Soul Train and Bandstand provided the moves that helped me through school dances. Confidently, I was doing the “left foot, right foot” shuffle to “Kung Fu Fighting” in Grade 4, bumping to “Le Freak, C’est Chic” in Grade 9, or doing the Carleton Banks to “We got the Beat” in Grade 12.  For most of us, the TV dance moves were all we needed to get the other side of the gym begging us to dance with them. Yeah, right…

Inevitably as I grew older, dance shows served another purpose.  Now, for anyone born after 1990, imagine a time before the internet and free porn; imagine an innocent time when the Friday night  Baby Blue movies were the talk of the school lunchroom on Mondays, and when the images of the “20 Minute Workout” helped us master our domains.  And the dance show’s contribution? Yes…the Solid Gold Dancer. My goodness, did someone turn up the heat…

But sadly, there came a time when all the old chestnuts lost their allure.  The music became too mainstream and the dancers in the crowd, well, they were just like me – only nerdier.  I needed something more modern, more “with it”.  And who filled the void…Much Music and its hyper-hip Electric Circus.   Live from City TV studios in the cultural centre of Canada (you guessed it – John Street!) Electric Circus was “poser” Canada at its best…hosted by the chic Monika Deol and her vox basso. I mean, who didn’t want to be – or do – an Electric Circus Dancer? (For the record, that is not sexist. The dancers were both male and female…so people of all five sexual orientations could fantasize about them. How much more inclusively-Canadian can you get than that?)

But like always, the lights in the club eventually turn on – long after last call has passed. You suddenly realise that all that grown-up stuff – marriage, kids, work – has conspired against you and the dancing stopped without you even noticing. No more dance shows with their hip moves. Forget the funk. Forget the Boogie. Dancing – if you still did it – consisted of sweating to the Let’s Twist Again Medley, the Bird Dance or La Macarena at weddings.

But while I did not watch anymore dance shows, I still tried to find the opportunity to try out the moves that I saw during the occasional TV-surfing moments. On New Year’s Eve1999, I nearly suffered a cardiac arrest as I emulated the  Torrance Community Dance Group during an impromptu 4 minute dance solo on an empty floor.  There wasn’t one single Soul Train dance move during that set.  I realised after that unintentional aerobics class, that maybe I was getting old. That maybe I should put away the Billy Idol arm thrashing, the MC Hammer moves, and the Fresh Prince’s Running Man.

But as dance has been there pretty much for all of my life, I heard the advice, but I didn’t really listen to it. And so, dancing has made the occasional appearance during my grown up life (usually in the company of several drinks and the unmistakable beat of the 70s and 80s hits). When that happens, I am bopping because my pelvis and knees have loosened up through the liberal application of a few cocktails.  During these happy times, I still believe that I am just as good as the kids who shimmied along Don Cornelius’s Dance Line – even if I do have an overbite.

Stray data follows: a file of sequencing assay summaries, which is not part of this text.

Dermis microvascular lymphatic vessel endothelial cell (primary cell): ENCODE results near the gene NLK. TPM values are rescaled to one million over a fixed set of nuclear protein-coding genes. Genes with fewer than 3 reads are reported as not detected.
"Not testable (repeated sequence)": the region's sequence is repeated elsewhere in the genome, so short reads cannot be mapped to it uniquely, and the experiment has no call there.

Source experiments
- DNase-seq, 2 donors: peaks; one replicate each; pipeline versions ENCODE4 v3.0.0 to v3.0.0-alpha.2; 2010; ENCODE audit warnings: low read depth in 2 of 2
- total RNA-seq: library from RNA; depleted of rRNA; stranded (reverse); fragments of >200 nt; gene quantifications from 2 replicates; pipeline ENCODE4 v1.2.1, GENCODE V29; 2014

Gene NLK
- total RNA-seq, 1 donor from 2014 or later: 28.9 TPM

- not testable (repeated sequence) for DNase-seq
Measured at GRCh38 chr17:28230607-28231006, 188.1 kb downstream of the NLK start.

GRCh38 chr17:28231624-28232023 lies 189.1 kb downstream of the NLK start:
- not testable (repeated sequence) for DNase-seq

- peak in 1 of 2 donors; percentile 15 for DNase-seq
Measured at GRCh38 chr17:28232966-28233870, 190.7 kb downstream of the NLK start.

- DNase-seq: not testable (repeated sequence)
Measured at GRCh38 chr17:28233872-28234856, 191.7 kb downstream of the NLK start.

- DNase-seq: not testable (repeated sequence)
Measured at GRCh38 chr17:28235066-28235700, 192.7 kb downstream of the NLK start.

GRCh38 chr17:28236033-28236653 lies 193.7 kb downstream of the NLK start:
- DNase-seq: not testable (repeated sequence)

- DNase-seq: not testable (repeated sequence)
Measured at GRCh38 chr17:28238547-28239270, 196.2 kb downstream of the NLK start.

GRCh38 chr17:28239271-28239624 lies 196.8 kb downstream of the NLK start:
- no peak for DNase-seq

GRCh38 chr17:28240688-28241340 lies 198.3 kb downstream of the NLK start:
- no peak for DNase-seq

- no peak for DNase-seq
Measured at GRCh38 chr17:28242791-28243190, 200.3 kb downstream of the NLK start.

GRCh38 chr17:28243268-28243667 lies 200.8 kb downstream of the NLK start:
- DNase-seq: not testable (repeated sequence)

Keep dancing!  Later,

ASF

PS.  Interpretive dance…gotta love that too. One of my favourites!

Forget pop, Pop. You are ready for the Blues now…

While we all try to stay current and “with it”, listening to Katy Perry, Rihanna, Eminem or Lady Gaga is just not suitable for a 45+ man in public (even using an iPod with airtight headphones). Google the term “music appropriate for middle-aged men” and you will see the screen filled with many recommendations and streams –  obviously it is an extremely critical subject!  While the classics – AC DC, The Cars, B52s, Talking Heads etcetera – will still raise a nostalgic smile, and result in the odd head bob or Carlton Banks dance move (http://www.youtube.com/watch?v=jKlxjbhB9HE ), if you have kids in their teens, it is time to man-up and show the world that your music is like you – weathered, wise, tough and savvy.  So for you, my adventurous colleague, there is only one choice: the rugged and man-friendly blues.

If it is not obvious, I love the Blues. Ever since I first heard Howling Wolf croaking his way through Ol’ Smokestack Lightning (http://www.youtube.com/watch?v=oiExHrVXmtE&feature=related) I realised how much the Blues has been a part of my life, even though I may not have known it.  All my musical heroes were either inspired by the old slide guitarists, or were just shameless copycats and plagiarists (Don’t believe me? Check out the Wiki at  http://en.wikipedia.org/wiki/Smokestack_Lightning).  Even my teen-hood heroes – Robert, Jimmy, John Paul and Bonzo – were avid “borrowers” of old-school blues; just compare Led Zeppelin’s  Lemon Song to Killer Floor or Travellin’ Riverside Blues. (See http://www.warr.org/zep.html for more.)

Oh no….Sorry, sorry…before you tell me to “Whoa, whoa there little doggy…you’re scaring me,” I will exit the “Blues Geek Zone” and get back to the issue at hand.  Why do the Blues fit your age?